Havering has been chastised for not building enough houses or more to the point flats. Most residents in the borough agree we need more houses for residents but fear more tower blocks going up making our borough another concrete jungle.
Today South Hornchurch Councillor Graham Williamson writes in the Havering Daily :
Havering has failed to meet their Housing Targets twice in succession and the consequences are troubling. For example, it means that, until our emerging Local Plan is finally adopted, any rejection of an application is more likely to be won on appeal. In effect a poorer quality development may end up being built than would otherwise be allowed
HOW HAS THIS HAPPENED?
Firstly, the amount of properties given approval over the target period of a rolling three year period is actually significantly greater than those actually built. Whilst there is a building lead time a significant number of approvals have not yet been built as expected.
The reason is that regulations say a developer has three years to start construction and ‘putting a spade’ in the ground’, without doing much else, is sufficient to satisfy that rule. The motive is almost certainly ‘land banking’ i.e. not building until it suits the developer. One example, is in the South of the borough, along the A1306, which was expected to deliver a large proportion of the borough’s housing target over the next few years, but a number of approved developments have still not been built. We believe this is because the developers are waiting for the opening of the, yet unbuilt, Beam Park station. Another reason, is a modern phenomenon of varying their plans post approval in the hope of squeezing in more properties.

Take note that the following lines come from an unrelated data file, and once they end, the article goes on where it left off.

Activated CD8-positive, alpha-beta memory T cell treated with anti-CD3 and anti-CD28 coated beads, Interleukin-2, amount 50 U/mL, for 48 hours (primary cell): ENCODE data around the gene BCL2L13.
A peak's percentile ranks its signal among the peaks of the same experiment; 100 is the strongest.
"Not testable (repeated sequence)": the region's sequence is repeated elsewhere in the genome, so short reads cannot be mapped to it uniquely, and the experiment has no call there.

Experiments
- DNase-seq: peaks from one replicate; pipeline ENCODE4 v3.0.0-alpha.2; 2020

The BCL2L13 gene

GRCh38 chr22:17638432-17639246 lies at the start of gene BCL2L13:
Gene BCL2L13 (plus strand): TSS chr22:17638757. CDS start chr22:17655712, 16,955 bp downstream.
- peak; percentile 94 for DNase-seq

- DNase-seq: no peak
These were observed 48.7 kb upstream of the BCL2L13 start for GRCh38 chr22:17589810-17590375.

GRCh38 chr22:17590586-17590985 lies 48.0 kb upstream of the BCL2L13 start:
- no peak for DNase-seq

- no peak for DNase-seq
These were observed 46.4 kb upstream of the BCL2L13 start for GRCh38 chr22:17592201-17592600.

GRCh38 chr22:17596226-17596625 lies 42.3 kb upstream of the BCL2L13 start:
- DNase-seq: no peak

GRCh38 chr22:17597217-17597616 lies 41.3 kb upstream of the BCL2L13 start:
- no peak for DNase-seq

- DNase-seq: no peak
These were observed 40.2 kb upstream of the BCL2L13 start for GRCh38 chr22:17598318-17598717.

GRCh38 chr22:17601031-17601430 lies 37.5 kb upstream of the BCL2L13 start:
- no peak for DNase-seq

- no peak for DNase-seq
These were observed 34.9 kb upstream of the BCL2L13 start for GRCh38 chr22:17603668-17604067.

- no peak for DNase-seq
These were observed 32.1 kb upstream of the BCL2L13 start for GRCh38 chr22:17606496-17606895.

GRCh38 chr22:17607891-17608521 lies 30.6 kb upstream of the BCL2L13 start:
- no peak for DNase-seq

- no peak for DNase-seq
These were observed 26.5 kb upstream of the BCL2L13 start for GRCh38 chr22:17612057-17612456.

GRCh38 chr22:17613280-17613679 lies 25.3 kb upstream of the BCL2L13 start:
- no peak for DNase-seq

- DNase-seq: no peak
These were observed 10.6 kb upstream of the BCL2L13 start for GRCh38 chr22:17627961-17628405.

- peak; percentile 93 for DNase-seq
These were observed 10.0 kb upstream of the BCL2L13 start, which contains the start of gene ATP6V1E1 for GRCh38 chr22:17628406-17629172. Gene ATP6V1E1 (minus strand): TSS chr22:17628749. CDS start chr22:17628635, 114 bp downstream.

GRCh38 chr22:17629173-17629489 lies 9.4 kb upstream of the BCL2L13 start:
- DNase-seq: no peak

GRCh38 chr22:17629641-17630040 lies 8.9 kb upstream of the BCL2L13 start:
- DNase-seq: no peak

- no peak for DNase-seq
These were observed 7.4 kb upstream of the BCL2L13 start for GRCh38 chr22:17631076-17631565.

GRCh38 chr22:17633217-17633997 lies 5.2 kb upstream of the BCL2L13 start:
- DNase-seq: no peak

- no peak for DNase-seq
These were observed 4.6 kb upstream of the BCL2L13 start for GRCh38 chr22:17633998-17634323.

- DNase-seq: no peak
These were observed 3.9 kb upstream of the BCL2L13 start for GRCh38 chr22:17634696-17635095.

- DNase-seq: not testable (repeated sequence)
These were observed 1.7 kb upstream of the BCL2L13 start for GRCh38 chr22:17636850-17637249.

The Government has ignored all these delays.
The Housing Targets set for Havering over the target period were not realistic. In 2020, the Government expected the borough to see 3,414 properties built as per the London Plan (only a third actually were). Havering however is, in reality, a ‘small’ borough because 52% of its’ land is Greenbelt which, in effect, cannot be built upon.
Thus our planners are struggling to identify suitable sites for development. This why the targets are unrealistic. Worse still this is seeing new developments being ovedeveloped with ever increasing densities and higher and higher tower blocks. Yet, London’s Mayor wanted our targets to go up by a further 60% and the Government now wants to over double our targets!
This is the fundamental problem which will either continually see us falling short of targets or, alternatively, see parts of Havering replicating inner-London, high rise and high density with insufficient infrastructure too boot.